I’ve been working my way through the daily journaling questions in Hannah Braime’s book, The Year of You. One morning recently, I wasn’t satisfied with any of the answers I was writing down. I thought of you and wondered how you might respond.
How do you measure personal growth? How do you know when you’ve grown as a person?
Would you take a moment right now to think about how you’d answer? I’ll share some of my thoughts, but then I’d love to hear from you.
Sometimes I feel like I’ve hardly grown at all. Other times I’m astonished by how much I’ve changed. How do we measure our growth? It’s not as simple as stepping on a scale or holding up a ruler.
Is it even important to try to measure how much we’ve grown? I think the answer is both yes and no. It matters to know that we are growing. Personal growth can be subtle and hard to see. We’ll easily get discouraged if we can’t show ourselves that the work we’re doing and the risks we’re taking are making a difference in our lives.
At the same time, getting caught up in trying to measure our growth can lead us to worry that we’re not growing fast enough or consistently enough. It can lead to shame and self-criticism—keeping us focused on where we don’t believe we measure up instead of on where we are and where we want to go.
When I started considering how to measure personal growth, some of the first things that came to mind were ways we try to measure that aren’t really helpful metrics at all.
We can’t judge our growth by its consistency. We will not grow at the same rate every day. There may be seasons of obvious growth, but there may also come fallow times when it seems like nothing is happening. It just may be that those times of stillness are actually a necessary part of the growth process—resting, restoring, integrating, and preparing for whatever comes next.
Growth is not a straight line. It takes many twists and turns as we make mistakes, explore possibilities, and outgrow things that once served us well. The more we grow, the more possibilities open and, at the same time, the more clarity we gain on which possibilities might be right for us.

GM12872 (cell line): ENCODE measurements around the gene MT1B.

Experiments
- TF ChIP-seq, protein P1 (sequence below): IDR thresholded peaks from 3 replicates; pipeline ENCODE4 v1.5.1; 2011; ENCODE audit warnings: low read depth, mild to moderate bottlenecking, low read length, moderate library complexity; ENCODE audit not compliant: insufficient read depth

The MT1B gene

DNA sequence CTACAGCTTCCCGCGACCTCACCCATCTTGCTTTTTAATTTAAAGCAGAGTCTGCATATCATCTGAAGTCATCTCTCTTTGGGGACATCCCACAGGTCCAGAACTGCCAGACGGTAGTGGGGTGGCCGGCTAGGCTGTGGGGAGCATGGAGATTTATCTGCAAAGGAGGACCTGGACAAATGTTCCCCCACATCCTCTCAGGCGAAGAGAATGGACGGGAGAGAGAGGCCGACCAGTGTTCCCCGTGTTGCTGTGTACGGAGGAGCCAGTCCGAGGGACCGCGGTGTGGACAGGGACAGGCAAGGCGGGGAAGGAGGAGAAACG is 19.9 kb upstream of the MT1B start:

While we often think of growth as moving forward to the next thing, repetition actually plays an important role. We don’t just wait until we’re ready and then take the next big step forward. Rather, growth looks more like taking the next shaky, uncomfortable step and practicing this new way of being over and over until it becomes part of who we are.
Sometimes this means practicing in retrospect when we didn’t show up the way we wanted. Often it means dusting ourselves off and trying again. Just because we don’t get it right every time doesn’t mean we’re not growing.
Sometimes issues we thought we’d dealt with will come up again. This doesn’t indicate a lack of growth. If we’re paying attention to nuance, we might see that we’re ready to meet those issues from a slightly different place. Maybe we’re ready to go another layer deeper or push our comfort zone a tiny bit further.
Our growth can’t be measured by our level of happiness or ease. We want to think that once we’ve grown enough that we’ll have arrived and have outgrown all our problems. It’s true that some things that feel impossibly hard now will become easier with growth and there is definitely joy in growing as a person and becoming more of who we’re created to be. But that doesn’t mean our lives will become free of hardship. Difficulty comes to the stagnant and the thriving. Growth is often growing into the next challenge. In fact, discomfort is an integral part of growth as we stretch beyond what was.
When we’re still not where we want to be, it’s easy to discount how much we have grown. So how do we measure something so nebulous and subtle? I have to admit that I’m still not really sure.
I think that an important piece is an honest and generous comparison with our past. It’s not helpful to measure our growth against where someone else is or where we think we should be. But a look at how we showed up in the past will often reveal that we are no longer the same as we used to be, even if the changes are subtle.
We might notice shifts in how we talk to ourselves, how we engage with our emotions, or how we live out our values. We might measure our growth by how willing we’re becoming to risk discomfort in order to work towards something we want or do what we believe is right. We can get a sense of our growth when we notice how we respond when things don’t go how we’d hoped or planned.
Sometimes it shows up as being slightly more willing to feel a difficult emotion. It might be an increase in noticing what is going on for us instead of shoving things down before we’re even fully aware of them. It can be becoming incrementally more perceptive about what’s going on inside us while also being less focused on ourselves.
Sometimes growth is what we add to our lives. Other times it’s more about letting go. It shows up in how we move through things that once would have derailed us. We see it in the way difficult experiences become part of our story instead of the thing that defines us. As we grow, we may need less external validation to trust in our own worth.
I want to know that I really am growing as a person. At the same time, I don’t want attempts to measure my personal growth to become one more way I’m striving to be enough. How can we monitor our growth in ways that help us continue to grow? I’d love to know what you think. Leave a comment or send me an email to let me know.